The Nation's Oldest Continuously Published Student Newspaper

The Simpsonian

The Nation's Oldest Continuously Published Student Newspaper

The Simpsonian

The Nation's Oldest Continuously Published Student Newspaper

The Simpsonian

Letter to the Editor: In response to inaccessibility on campus
Letter to the Editor: In response to inaccessibility on campus
by Advocacy, Community, Education and Support (ACES), Special to The Simpsonian • March 1, 2024

Dear Editor, We write in response to an article published February 14, 2024, in The Simpsonian titled, “No disabled students need apply:...

Retraction and update: After Midnight review
Retraction and update: "After Midnight" review
by Maggie Fitzpatrick, Staff Reporter • February 28, 2024

In my previous review of the late-night show "After Midnight", I stated that comedian Matt Walsh, who was a guest on the show, is “a prominent...

SCTV 2/28/24
by Aaron Wilkins and Sam HyingFebruary 28, 2024

Where is the DEI at Simpson?

Where+is+the+DEI+at+Simpson%3F
Caleb Geer

My little sister transferred to Simpson this year from an all-girls catholic school in Omaha, Nebraska. She was excited about the change and was ready to embrace all the new experiences that come with being on a more diverse, liberal campus. However, she came to me a few weeks ago to discuss a class she was taking on the LGBTQ+ community. 

Her concern, which is one I know many students on campus have, is that her class is being taught by a heterosexual, cis-gender individual. This isn’t to say they are automatically unqualified to teach the course, but if we offer courses on a community whose voices are already largely dismissed from society, shouldn’t we try to elevate them through representation and first-hand experience?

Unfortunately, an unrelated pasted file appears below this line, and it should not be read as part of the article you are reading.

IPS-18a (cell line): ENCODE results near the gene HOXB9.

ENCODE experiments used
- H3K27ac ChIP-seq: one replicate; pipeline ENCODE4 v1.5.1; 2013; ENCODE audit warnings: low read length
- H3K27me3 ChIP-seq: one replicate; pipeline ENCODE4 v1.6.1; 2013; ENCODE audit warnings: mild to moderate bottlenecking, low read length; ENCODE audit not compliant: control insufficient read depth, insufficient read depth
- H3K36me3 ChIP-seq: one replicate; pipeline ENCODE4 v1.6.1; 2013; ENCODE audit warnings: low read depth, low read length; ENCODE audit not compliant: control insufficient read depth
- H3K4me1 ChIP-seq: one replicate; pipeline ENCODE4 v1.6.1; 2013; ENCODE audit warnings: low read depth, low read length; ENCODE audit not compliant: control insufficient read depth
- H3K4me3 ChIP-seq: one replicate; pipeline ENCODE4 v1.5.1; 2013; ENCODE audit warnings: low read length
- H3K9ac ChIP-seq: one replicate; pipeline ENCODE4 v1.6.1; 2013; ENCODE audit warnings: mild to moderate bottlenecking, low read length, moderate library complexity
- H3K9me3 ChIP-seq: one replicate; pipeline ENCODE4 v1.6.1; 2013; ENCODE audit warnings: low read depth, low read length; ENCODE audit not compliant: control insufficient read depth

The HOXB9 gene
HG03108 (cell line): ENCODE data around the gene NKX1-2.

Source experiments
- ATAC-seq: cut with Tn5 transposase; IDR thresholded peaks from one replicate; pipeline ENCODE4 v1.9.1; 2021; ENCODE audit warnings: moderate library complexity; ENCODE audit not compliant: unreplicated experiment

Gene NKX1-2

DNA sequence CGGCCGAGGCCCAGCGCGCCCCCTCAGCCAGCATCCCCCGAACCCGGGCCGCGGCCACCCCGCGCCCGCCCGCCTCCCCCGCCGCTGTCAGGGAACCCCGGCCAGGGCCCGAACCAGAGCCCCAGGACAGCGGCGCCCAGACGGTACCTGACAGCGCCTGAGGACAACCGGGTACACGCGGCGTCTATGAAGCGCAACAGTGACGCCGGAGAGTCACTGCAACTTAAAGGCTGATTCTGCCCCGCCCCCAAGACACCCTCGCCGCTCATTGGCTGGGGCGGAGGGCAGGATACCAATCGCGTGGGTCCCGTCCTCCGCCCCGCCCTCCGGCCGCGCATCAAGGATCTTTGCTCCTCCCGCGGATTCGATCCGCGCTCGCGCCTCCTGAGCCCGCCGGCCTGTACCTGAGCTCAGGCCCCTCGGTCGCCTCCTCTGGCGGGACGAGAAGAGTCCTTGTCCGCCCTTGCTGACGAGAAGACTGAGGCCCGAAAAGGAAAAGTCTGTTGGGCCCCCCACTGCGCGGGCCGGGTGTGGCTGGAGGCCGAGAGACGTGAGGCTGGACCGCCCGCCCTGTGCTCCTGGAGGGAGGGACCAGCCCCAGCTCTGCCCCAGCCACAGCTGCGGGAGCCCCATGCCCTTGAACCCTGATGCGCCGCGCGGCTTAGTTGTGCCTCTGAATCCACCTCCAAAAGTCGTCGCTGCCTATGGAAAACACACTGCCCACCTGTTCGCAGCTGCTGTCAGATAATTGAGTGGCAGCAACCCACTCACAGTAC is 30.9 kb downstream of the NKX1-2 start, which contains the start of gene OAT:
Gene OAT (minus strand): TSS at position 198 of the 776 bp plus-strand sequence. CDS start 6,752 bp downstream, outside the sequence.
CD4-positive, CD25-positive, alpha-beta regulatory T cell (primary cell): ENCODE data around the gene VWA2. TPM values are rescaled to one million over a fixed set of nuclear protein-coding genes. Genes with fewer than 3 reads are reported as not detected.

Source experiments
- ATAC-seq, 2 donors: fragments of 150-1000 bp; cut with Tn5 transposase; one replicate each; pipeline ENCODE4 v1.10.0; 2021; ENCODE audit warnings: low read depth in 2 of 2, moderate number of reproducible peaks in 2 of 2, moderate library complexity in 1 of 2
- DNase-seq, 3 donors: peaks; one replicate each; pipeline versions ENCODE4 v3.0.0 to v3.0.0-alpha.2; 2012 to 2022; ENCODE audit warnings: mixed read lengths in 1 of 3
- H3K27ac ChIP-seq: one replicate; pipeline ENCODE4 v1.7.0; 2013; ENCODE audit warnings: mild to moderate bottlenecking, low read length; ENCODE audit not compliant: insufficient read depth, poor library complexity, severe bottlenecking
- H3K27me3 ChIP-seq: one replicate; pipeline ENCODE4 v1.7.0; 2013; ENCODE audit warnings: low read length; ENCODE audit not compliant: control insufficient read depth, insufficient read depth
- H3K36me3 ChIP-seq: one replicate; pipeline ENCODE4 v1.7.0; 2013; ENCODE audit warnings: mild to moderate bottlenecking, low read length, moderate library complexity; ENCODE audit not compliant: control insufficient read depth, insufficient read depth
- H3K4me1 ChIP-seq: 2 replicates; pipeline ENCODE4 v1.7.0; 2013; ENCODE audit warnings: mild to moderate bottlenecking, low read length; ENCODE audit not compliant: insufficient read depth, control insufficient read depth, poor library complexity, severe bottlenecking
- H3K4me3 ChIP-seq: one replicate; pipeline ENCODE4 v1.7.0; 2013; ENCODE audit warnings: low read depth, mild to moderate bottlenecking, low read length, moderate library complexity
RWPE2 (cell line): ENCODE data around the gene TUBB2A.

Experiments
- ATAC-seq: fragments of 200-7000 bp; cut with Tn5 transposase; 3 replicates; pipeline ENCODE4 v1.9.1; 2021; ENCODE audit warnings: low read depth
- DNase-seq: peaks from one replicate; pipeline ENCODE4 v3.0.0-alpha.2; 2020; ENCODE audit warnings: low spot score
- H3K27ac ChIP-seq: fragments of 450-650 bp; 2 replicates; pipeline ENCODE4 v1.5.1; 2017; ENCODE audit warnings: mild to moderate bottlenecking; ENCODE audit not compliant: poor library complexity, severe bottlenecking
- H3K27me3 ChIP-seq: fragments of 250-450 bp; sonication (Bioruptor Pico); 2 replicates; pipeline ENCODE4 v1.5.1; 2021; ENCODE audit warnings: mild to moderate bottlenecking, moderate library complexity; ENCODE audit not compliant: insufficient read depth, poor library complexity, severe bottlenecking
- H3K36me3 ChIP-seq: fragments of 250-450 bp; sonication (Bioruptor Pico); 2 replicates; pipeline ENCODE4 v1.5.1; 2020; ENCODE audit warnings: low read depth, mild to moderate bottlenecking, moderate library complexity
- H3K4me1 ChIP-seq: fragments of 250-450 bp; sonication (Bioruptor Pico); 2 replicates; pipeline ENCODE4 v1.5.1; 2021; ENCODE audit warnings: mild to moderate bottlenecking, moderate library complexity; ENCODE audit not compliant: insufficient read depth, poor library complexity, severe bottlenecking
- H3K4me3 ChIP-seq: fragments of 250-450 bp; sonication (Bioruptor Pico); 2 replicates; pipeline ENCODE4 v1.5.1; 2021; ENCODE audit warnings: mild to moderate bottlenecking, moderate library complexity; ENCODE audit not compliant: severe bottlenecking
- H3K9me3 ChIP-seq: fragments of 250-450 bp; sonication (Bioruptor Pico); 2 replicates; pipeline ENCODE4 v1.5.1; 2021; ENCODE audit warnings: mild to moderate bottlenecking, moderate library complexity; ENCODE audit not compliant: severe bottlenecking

Although it may seem difficult to ensure that every class, such as this one, is represented by a member of the community, it is not impossible. There are LGBTQ+ individuals who go to this school and live in the Indianola community, all of whom may be more than willing to speak with classes and offer their experiences. It’s not hard to diversify a campus—diversity is all around us—we just have to make it a priority. 

According to a Gallup poll from 2022, nearly 1-in-6 Gen Z adults (roughly born between 1990 and 2012) identify as members of the LGBTQ community. It is more likely than not someone you know is a member of the community. 

You may not think representation is important, but perhaps this is because you are someone who always had it. 

Think of all the moments in school where your teachers or professors talked about their family life: Did they speak of a heteronormative relationship? Did they show pictures of their kids? To your knowledge, were these educators cisgender? 

It is very likely you were exposed to a lifestyle that aligned with the future you wanted. 

How often do you walk into a classroom where you are in the minority? Would you care about representation, then?

I think allyship is essential in the fight against “the isms.” But, when it comes to teaching a course specifically about a marginalized group, there are going to be individuals who are more qualified than others. 

It’s not personal to accept someone else may have more knowledge to teach a course on LGBTQ+ or transgender history, Black history, Native American history or whatever it may be. 

I’m no expert on statistics, but I do not believe heterosexual, cisgender white people are the only ones who become teachers and professors. 

Take a few moments to look at the Simpson staff and faculty page. What groups are represented? Is there representation for all students? 

I don’t say this to make people feel ashamed of who they are, but it is worth it to take a moment to wonder why our society is specifically divided into different groups of people. It is worth it to ask yourself why certain groups of people are constantly in the fight for more and better representation. 

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About the Contributors
Chloe Peck, News Editor
Caleb Geer, Ad Manager & Website Editor

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